On things to do, I think the food hall at Shinsegae Gangnam is very much worth a visit if you enjoy looking around supermarkets (we also visited the food hall at Galleria, & Hyundai Dept Store's in Samseong-dong, but Shinsegae was the biggest and best of the three in variety by far.) I could happily have spent half a day just browsing thru their wide range of seaweeds / laver, sesame oils, teas, sauces etc. Definitely pick up some of those to bring home (we did & wish we'd bought more!) Not sure if strawberry season will be over by the time you get there, but Korean strawberries are a great & healthy dessert too. Really fragrant & sweet, and not a single mushy one in sight.

      On non-foodie things (apologies to the mods in advance if this is too off-topic), particularly if you're eating at Elbon, do take a walk down Garosugil since it's just a stone's throw away. (The restaurant or your hotel can probably direct you there.) The name literally means street of trees (all were still bare when we were there, but I can imagine it'd be prettier when it warms up), and feels somewhat like Marylebone High St in London - lots of little shops selling clothing, accessories, lifestyle & interior items etc. We also stopped by the National Museum in Yongsan-gu - an extensive collection covering thousands of years of Korean culture & history, well-curated with English explanations & permanent exhibitions are free. The gift shop is a handy place to pick up non-food souvenirs too. I'd avoid the Museum food though. If you like shopping, doota at Dongdaemun is a must-visit though you can save that for late nights since it opens most days till 5am (we found the other Dongdaemun malls are not as well-organized / laid-out & seemed to focus more on cheaper knock-offs).

      The general area of Samcheong-dong was also recommended by one of our Korean friends as a good place to just stroll around (plenty of han-ok / traditional Korean houses & small art galleries, teahouses etc), but unfortunately we ran out of time this round.

      phew! long post there, hope it helps. :)

      1. re: RipCurl

        It is my first trip - I am super excited actually.

        Interestingly one of London's foremost restaurant critics (Marina from the Metro) is there now and it is making me hungry following her tweets.

        Thanks for all of your help and advice on this - the non foodie tourism things are also much appreciated!

        I am going to print out this thread and spend a long cold night trying to find them all in the guidebook. We've only got 3 days/ 2 nights so we are going to have to pack stuff in. I think our focus is food/culture/art in that order so you've got us off to a good start!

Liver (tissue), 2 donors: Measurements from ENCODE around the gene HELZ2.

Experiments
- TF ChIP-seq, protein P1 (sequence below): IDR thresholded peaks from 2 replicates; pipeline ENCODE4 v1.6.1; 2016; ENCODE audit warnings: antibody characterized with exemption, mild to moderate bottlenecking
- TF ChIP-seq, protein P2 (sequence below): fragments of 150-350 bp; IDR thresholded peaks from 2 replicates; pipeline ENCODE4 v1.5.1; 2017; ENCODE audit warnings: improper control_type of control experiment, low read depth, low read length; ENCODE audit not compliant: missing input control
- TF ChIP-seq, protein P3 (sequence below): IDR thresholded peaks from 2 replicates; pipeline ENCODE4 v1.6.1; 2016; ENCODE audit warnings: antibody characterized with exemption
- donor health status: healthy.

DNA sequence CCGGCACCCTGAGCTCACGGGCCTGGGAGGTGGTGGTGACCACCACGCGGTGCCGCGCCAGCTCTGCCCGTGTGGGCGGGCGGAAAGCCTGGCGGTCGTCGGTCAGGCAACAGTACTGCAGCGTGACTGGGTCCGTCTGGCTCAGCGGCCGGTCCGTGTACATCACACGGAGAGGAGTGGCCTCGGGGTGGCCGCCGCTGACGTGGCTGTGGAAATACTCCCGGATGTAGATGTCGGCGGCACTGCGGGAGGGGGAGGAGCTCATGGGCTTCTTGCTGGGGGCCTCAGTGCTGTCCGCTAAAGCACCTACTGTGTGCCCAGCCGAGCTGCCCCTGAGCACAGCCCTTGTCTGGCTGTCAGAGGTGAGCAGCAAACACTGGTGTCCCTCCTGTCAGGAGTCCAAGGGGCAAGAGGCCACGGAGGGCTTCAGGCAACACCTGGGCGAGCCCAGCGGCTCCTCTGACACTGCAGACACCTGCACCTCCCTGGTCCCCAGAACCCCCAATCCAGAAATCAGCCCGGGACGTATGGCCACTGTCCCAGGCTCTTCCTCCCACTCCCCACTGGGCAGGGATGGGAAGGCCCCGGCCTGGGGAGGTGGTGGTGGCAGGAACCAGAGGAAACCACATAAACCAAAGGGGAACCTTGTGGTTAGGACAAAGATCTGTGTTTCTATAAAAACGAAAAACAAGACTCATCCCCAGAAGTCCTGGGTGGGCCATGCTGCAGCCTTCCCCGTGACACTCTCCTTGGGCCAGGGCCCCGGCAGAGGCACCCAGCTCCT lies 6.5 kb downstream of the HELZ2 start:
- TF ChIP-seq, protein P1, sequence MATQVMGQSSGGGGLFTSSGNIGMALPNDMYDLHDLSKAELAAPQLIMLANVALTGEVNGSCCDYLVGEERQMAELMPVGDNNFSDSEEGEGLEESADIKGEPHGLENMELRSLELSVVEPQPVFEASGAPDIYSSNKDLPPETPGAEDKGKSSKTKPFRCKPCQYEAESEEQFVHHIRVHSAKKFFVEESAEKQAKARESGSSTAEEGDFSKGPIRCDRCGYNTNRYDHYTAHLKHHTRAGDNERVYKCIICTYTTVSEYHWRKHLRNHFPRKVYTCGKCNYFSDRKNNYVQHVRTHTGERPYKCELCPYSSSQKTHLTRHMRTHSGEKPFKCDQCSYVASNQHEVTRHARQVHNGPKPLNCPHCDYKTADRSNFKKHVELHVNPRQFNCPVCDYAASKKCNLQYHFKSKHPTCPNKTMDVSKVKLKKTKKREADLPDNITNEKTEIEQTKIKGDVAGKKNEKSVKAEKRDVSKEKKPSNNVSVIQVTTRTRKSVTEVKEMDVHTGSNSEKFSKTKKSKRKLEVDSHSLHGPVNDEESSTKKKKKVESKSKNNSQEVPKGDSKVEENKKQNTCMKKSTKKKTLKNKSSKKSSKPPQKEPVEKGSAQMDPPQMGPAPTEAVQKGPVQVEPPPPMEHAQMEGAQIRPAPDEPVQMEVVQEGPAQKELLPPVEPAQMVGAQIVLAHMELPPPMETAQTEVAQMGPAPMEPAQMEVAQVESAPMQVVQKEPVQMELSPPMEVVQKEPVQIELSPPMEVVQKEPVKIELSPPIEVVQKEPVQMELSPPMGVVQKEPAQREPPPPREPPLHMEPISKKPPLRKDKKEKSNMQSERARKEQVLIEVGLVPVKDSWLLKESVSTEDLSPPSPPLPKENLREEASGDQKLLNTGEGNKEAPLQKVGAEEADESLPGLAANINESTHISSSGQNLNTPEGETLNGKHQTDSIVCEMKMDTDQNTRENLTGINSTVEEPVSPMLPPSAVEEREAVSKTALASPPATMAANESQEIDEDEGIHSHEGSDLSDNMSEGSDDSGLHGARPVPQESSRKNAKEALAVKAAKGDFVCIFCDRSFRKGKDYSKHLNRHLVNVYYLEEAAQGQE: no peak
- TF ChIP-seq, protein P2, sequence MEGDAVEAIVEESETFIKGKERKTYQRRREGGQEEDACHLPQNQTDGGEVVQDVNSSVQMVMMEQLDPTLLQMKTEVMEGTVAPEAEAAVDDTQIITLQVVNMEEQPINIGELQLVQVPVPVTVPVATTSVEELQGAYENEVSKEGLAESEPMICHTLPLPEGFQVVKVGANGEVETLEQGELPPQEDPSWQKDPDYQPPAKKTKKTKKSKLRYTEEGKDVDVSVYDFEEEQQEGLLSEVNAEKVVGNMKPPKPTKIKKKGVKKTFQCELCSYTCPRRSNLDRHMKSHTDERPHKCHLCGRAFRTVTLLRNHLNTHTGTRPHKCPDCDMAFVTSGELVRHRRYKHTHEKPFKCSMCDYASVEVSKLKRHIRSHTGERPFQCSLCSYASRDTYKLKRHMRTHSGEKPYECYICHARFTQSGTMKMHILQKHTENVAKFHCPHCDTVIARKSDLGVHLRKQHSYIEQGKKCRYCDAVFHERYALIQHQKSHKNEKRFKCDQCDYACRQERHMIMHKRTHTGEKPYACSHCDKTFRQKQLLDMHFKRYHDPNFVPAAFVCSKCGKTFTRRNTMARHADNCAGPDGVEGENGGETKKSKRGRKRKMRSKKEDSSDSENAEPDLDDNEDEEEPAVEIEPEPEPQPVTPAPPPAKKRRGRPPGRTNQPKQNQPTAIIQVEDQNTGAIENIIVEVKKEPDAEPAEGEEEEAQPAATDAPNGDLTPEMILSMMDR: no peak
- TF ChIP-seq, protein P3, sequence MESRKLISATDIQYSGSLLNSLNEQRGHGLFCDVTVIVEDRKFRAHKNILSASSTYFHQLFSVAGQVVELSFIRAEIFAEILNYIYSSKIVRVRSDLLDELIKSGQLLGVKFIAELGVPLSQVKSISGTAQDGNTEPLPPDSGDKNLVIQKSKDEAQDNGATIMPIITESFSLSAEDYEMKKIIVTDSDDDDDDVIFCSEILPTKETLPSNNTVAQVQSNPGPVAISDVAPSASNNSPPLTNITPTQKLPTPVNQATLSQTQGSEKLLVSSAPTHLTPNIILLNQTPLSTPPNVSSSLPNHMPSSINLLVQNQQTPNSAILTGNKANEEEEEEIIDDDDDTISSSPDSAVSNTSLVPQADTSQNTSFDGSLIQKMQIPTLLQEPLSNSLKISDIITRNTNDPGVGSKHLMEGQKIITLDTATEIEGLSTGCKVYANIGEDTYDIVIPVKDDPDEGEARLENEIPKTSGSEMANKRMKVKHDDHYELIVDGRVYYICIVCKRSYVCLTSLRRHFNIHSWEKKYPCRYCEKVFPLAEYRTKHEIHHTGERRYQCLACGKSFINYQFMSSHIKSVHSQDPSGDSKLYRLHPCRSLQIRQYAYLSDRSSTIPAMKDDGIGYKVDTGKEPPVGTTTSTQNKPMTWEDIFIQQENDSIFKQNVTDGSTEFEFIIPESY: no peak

1. re: TomEatsHK

          You’re welcome! Look forward to hearing your thoughts post-trip. :) Curiously enough, will be in the UK next month so shall check out Marina’s reviews on London. (Already have The Square, Launceston Place and Harwood Arms reserved!)

          1. re: RipCurl

            Quick tip from a Londoner (am only a recent HK resident) - drop one of those and go to the Ledbury. It is probably the best high level place in London. I'ld probably drop The Square as it is its sibling but not as good!

            Great choices otherwise.

            1. re: TomEatsHK

              Thanks! Probably should post it on London board, but Ledbury was first choice for Sun lunch.. sadly all booked out. (it's for work, so not too much flexibility on time & dates) What I could squeeze in - Launceston Place & The Square are lunches, Harwood Arms is a Sun dinner. Also have Martin Wishart (Edinburgh) booked.

              Still worth going to The Square for a weekday lunch you think?

              1. re: RipCurl

                Yes - it is very good. You'll enjoy it.

                If you wanted to try something a bit more avant garde you could try Nuno Mendes' place. I had a mixed experience there but is one of hte more interesting options in London atm.

                But if you are working centrally that involves going all the way out to East London.

                I would recommend Heston's Dinner, but well, you won't get a reservation. I couldn't manage it.

                Otherwise The Gilbert Scott and Pollen Street Social are very in.

                1. re: TomEatsHK

                  Thanks Tom! Was in the City, regrettably couldn't manage to fit in The Square, Dinner, Pollen St Social, Gilbert Scott or Viajante. Will KIV them for next trip though. Hope you had a great trip in Seoul. :)

          2. re: TomEatsHK

            Did some searching for the harder to find places & here are some map links & directions:

            Bong San Jib (at Samgakji, I think this is their original location):

            As for the Samseong-dong location, I could only find a Korean map:

            But you can kind of match it off with this map (if you zoom in you can see the marker on FamilyMart - Bong San Jib is just south of Family Mart):